“Maybe we’re just kidding ourselves,” she finally said.

I tend to think they are. European Jewry does not have a bright future. A declining population (the German Jewish community in 2013 recorded 250 births and more than 1,000 deaths); the return of old habits of anti-Semitic thought; the rise of the far right in a period of stagnation and cultural crisis; the waning of Shoah consciousness; the inability of European states to integrate Muslims; and the continued radicalization of a small but meaningful subset of those Muslims—all of this means that Jews across large stretches of Europe will live for some time to come with danger and uncertainty. (Perhaps the saddest, and most debasing, comment I saw from a Jewish leader came in the wake of the Copenhagen synagogue attack, from Jair Melchior, the head of Denmark’s Jewish community, who was arguing that anti-Jewish activity in the country was relatively mild. “It’s not a dangerous anti-Semitism,” he told Reuters. “It’s spitting, cursing, like that.”) Of course it is possible, in ways that were not 80 years ago, for Jews to dissolve themselves into the larger culture. But for Jews who would like to stay Jewish in some sort of meaningful way, there are better places than Europe.

Despite all of this, we will not witness a mass exodus anytime soon. It is not so easy to pick up from one place and move to another. The Jews, the “ever-dying people,” in the words of the late historian Simon Rawidowicz, have a gift for self-perpetuation. “All Jewish stories come to an end,” the German Jewish novelist Maxim Biller told me recently, “but then they just keep going.”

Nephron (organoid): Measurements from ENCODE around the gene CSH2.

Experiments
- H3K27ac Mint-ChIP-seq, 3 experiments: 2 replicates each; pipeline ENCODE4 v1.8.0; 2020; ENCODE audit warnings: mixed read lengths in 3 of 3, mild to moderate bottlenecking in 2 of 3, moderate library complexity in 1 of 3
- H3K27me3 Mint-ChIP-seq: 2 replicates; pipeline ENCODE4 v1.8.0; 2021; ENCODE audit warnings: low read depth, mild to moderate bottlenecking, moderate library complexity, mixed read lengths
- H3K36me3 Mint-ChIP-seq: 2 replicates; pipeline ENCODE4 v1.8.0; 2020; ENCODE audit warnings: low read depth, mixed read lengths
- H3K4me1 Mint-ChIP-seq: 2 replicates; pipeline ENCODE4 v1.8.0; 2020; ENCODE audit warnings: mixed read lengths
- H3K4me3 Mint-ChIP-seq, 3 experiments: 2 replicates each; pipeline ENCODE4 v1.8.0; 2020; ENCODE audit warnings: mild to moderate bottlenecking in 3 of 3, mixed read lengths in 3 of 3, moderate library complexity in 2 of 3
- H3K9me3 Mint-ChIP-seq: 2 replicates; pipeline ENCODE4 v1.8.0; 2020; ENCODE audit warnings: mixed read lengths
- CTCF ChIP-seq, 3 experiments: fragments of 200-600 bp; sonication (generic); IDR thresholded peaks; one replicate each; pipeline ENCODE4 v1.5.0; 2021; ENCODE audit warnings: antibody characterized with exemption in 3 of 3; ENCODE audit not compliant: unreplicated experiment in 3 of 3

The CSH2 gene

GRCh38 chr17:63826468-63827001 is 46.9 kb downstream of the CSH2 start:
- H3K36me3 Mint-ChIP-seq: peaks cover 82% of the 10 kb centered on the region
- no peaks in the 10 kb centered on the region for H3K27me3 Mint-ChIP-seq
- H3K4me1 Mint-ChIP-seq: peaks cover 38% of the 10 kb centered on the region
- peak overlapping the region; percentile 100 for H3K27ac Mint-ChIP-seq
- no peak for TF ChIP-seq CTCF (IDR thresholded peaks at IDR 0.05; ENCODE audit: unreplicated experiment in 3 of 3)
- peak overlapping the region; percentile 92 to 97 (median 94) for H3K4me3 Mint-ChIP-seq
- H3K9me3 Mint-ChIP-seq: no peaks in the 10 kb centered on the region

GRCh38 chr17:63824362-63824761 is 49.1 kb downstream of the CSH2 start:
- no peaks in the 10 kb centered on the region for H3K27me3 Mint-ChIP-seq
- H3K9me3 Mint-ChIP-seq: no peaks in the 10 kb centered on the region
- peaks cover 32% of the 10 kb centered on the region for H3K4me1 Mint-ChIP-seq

The Israeli government, as one might expect, is interested in accelerating the departure of Jews from Europe. Israeli leaders have lectured French Jews about the necessity of aliyah, or emigration to Israel, in ways that have displeased French leaders, including the prime minister, and have also frustrated some French Jewish leaders. “To all the Jews of France, all the Jews of Europe, I would like to say that Israel is not just the place in whose direction you pray. The state of Israel is your home,” the Israeli prime minister, Benjamin Netanyahu, said after the kosher-market attack. (He reprised this entreaty after the attack in Copenhagen a month later.)

Even some French Jews who are contemplating aliyah, and who tend toward the right end of the Israeli political spectrum, told me that they found Netanyahu’s remarks unhelpful. Others noted that life in Israel is not especially tranquil. Jews die violently in Israel, too. And while the presence of so many Jews in one narrow place has created a dynamic country, it has also created a temptation for those inclined toward genocide. In 2002, Hassan Nasrallah, the leader of Hezbollah, reportedly said in a speech that if the Jews “all gather in Israel, it will save us the trouble of going after them worldwide.”